int Age = 21;
         string Occupation = "developer";
         int someOtherValue = 30;

         if (Name == "Peter" || Age == 21)
         {
            Console.WriteLine("Hello peter who is 21");
         }
         else
         {
            Console.WriteLine("You're not peter who is 21");
         }

      }

   }
}

Just like the Boolean rule, for this to be truthy, name has to equal "Peter" or Age has to be equal to 21. As long as one of the inputs are truthy, the output will be truthy.

Things can get even more creative when you start to combine things.

using System;

namespace dataTester
{
   class Program
   {
      static void Main()
      {

         string Name = "Peter";
         int Age = 21;
         string Occupation = "developer";
         int someOtherValue = 30;

         if (Name == "Peter" && Age == 21
            || Occupation == "developer")
         {
            Console.WriteLine("Hello peter who is 21");
         }
         else
         {
            Console.WriteLine("You're not peter who is 21");
         }

      }

   }
}

Reading through this, you might think the following:

Name must be equal to "Peter" AND Age must be equal to 21, OR Occupation must be equal to "developer."

Surprisingly enough, however, it won't work as you expect. In many cases, you need to use brackets to silo parts of the decision, so that they are resolved before others.  In the previous example, re-writing it as follows:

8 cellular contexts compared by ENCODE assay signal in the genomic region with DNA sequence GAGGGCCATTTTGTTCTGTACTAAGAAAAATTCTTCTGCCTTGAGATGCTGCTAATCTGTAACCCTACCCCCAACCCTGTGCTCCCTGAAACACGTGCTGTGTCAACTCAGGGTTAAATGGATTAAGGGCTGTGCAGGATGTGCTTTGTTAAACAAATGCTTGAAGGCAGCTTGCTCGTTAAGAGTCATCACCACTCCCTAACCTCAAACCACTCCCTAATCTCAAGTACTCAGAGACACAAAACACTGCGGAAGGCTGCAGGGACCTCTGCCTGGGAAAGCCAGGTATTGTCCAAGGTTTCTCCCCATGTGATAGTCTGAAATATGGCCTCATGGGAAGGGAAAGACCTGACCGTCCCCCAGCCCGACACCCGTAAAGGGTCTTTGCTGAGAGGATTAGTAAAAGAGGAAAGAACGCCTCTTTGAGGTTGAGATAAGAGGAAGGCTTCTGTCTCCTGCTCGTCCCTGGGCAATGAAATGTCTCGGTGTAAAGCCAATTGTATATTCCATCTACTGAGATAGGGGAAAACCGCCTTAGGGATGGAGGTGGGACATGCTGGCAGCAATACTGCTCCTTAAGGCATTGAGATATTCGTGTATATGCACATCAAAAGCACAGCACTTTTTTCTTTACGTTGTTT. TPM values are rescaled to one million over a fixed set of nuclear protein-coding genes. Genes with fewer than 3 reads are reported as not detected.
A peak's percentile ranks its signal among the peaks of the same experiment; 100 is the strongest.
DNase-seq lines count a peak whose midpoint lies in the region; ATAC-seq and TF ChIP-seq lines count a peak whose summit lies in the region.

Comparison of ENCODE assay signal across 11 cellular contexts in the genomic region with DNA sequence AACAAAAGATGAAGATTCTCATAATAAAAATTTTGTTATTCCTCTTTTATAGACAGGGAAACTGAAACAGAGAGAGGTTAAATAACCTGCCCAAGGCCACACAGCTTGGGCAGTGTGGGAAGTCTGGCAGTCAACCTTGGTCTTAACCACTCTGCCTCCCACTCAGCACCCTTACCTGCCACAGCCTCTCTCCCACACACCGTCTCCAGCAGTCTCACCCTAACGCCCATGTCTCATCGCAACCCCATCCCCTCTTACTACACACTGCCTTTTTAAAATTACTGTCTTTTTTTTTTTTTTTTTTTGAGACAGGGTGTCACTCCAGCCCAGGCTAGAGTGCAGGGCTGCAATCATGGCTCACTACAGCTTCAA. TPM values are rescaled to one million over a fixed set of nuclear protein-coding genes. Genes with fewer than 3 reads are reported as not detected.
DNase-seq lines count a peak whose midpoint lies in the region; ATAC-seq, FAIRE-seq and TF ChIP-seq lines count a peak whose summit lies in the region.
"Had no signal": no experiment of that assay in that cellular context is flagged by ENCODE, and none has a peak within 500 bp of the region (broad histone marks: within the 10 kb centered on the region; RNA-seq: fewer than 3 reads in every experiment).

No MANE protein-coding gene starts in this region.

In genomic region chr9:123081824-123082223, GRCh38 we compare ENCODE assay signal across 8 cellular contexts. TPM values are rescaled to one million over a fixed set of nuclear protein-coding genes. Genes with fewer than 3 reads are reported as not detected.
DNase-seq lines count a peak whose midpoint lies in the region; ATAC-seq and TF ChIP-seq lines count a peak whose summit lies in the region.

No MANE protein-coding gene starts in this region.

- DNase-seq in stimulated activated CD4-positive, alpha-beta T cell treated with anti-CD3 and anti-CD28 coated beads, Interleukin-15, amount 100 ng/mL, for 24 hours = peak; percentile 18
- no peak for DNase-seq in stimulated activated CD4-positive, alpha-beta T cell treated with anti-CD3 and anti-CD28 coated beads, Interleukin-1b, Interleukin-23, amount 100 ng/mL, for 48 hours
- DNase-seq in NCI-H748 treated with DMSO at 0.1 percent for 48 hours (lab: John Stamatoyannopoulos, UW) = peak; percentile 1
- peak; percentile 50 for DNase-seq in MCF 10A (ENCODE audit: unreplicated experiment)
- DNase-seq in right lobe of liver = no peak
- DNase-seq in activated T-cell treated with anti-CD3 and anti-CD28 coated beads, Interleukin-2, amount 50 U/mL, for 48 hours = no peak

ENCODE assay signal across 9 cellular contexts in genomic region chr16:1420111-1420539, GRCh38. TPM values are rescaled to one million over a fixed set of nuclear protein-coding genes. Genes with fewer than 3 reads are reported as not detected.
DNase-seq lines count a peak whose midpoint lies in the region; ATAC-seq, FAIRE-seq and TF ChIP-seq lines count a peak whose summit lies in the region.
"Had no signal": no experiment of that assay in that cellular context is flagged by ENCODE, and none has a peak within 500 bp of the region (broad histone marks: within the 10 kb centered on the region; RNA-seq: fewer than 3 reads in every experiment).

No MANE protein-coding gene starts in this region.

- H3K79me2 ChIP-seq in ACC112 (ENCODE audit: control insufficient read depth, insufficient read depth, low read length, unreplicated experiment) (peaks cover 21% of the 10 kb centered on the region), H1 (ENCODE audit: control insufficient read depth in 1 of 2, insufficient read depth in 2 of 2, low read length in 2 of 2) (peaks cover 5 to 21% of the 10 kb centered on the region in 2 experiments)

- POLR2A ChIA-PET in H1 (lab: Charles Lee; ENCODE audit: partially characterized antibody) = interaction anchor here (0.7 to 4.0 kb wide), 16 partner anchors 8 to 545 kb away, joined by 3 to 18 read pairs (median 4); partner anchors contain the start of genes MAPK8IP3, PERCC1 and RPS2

using System;

namespace dataTester
{
   class Program
   {
      static void Main()
      {

         string Name = "Peter"
         int Age = 21;
         string Occupation = "developer";
         int someOtherValue = 30;

         if ((Name == "Peter" && Age == 21)
            || Occupation == "developer")
         {
             Console.WriteLine("Hello peter who is 21");
         }

         else
         {
            Console.WriteLine("You're not peter who is 21");
         }

      }

   }
}

Will work as expected.

Note that the difference is that we've siloed the "AND" decision, so that this now becomes two conditions, one on either side of the OR decision. Very often, we need to do this to help our PCs understand our actual intention.

Using NOT is very simple. Once you understand this, allowing you to do, for example: